CGC backtracks on wheat test weight standard changes

Using a chondrometer to calculate Avery bushel weight photo courtesy Canadian Grain Commission)

The Canadian Grain Commission is backtracking on planned changes to wheat test weight standards after farmers and a diverse group of farm organizations raised concerns about the move.

On Friday morning the CGC announced it will repeal the regulatory changes that are set to take effect on Tuesday, Aug. 1 as soon as possible.

Under current rules, hard red spring wheat at export terminals must weigh at least 63.3 lb/bushel to meet #1 grade, while the standard at country elevators is 60.1 lb/bushel. As part of the CGC’s effort to modernize grain grading, it announced a plan in June to harmonize the rules under the higher export standard for most spring wheat classes as of Aug. 1.

The change would have resulted in some wheat that currently qualifies as #1 grade being downgraded at country elevators, as it wouldn’t meet the higher export standard.

The Agricultural Producers Association of Saskatchewan, Saskatchewan Wheat Development Commission, Wheat Growers Association and National Farmers Union were among the groups that demanded the government and Grain Commission cancel the test weight standard change.

“The CGC had moved so quickly on this decision that it was already established as a regulatory change announced on July 19, 2023. This was despite majority opposition by members of the Western Standards Committee at its April 4, 2023 meeting which the CGC has referenced as its major consultation with the grain sector on this issue,” says Sask Wheat chair Brett Halstead, welcoming the CGC’s decision to reverse course. “Sask Wheat has consistently maintained for several years that an economic study for what is, essentially, an economic issue for producers is necessary before any further consideration of such change is contemplated.”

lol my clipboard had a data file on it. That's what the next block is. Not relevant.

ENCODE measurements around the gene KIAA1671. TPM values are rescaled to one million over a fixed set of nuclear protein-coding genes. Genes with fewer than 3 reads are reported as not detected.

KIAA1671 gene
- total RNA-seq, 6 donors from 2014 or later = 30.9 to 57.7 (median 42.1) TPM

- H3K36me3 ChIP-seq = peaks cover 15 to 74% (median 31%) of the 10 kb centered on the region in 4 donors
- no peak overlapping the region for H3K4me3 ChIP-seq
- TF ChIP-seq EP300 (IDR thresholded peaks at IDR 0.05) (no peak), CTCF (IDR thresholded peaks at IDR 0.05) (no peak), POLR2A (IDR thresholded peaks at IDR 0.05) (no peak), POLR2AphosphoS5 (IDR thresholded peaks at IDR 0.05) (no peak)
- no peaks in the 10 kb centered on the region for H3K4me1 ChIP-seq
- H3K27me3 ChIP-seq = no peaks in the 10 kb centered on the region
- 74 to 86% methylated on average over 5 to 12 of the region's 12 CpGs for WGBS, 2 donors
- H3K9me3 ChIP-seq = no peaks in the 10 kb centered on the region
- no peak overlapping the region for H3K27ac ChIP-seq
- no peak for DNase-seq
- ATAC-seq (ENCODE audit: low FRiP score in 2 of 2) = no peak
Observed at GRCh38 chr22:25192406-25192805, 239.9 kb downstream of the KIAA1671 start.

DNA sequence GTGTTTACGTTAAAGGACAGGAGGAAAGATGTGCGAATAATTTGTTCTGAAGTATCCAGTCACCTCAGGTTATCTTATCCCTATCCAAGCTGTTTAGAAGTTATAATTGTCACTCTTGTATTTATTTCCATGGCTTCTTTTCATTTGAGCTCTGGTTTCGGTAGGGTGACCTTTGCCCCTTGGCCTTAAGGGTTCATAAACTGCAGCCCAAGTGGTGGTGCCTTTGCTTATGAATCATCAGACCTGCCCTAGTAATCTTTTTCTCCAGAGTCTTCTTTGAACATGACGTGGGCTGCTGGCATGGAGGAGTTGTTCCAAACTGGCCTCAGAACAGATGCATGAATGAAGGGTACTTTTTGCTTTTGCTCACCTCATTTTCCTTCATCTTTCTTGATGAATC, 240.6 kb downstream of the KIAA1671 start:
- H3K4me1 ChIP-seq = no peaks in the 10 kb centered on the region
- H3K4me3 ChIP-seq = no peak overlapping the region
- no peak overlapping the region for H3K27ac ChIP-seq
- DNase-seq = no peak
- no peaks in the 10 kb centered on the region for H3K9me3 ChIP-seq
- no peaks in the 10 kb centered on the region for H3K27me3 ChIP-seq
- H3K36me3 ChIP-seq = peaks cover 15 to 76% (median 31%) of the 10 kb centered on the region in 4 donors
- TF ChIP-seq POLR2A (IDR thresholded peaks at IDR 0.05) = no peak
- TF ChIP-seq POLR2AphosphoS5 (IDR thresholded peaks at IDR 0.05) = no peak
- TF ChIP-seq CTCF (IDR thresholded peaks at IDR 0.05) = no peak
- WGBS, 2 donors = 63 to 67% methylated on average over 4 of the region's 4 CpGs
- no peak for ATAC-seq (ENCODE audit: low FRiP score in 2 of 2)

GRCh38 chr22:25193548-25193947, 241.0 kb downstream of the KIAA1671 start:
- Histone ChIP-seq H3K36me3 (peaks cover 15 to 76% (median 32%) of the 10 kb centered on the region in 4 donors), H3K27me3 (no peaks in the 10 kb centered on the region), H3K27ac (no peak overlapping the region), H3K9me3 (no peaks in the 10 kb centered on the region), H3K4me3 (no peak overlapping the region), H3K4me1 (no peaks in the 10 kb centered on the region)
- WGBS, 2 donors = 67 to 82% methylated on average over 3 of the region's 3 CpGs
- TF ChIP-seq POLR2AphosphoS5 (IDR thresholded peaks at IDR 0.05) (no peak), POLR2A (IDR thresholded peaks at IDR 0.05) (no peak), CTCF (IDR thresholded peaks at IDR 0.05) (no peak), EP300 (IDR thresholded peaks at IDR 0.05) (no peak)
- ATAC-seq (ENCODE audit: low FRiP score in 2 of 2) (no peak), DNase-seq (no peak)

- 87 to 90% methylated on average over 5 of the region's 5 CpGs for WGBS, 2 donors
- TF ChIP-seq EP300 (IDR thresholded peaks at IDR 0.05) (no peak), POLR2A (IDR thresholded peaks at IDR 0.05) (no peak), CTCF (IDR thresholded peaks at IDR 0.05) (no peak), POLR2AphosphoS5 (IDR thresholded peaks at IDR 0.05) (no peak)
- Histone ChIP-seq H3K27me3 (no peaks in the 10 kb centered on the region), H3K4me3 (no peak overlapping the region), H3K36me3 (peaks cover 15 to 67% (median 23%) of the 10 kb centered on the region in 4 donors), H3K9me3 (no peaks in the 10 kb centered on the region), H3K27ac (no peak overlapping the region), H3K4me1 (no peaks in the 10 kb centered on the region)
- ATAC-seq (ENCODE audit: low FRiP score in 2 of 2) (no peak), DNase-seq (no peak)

“The majority of the farmers on the CGC Western Standards Committee were opposed to these changes. These are the farmers that represent the many prairie farmers who would be negatively impacted by the proposed changes,” notes Wheat Growers’ chair Daryl Fransoo, in a news release.

The CGC says it’s also repealing the harmonization of foreign material standards for the same wheat classes.

Updated with quotes.


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APAS and Sask Wheat asking for a halt to proposed harmonized test weight standard

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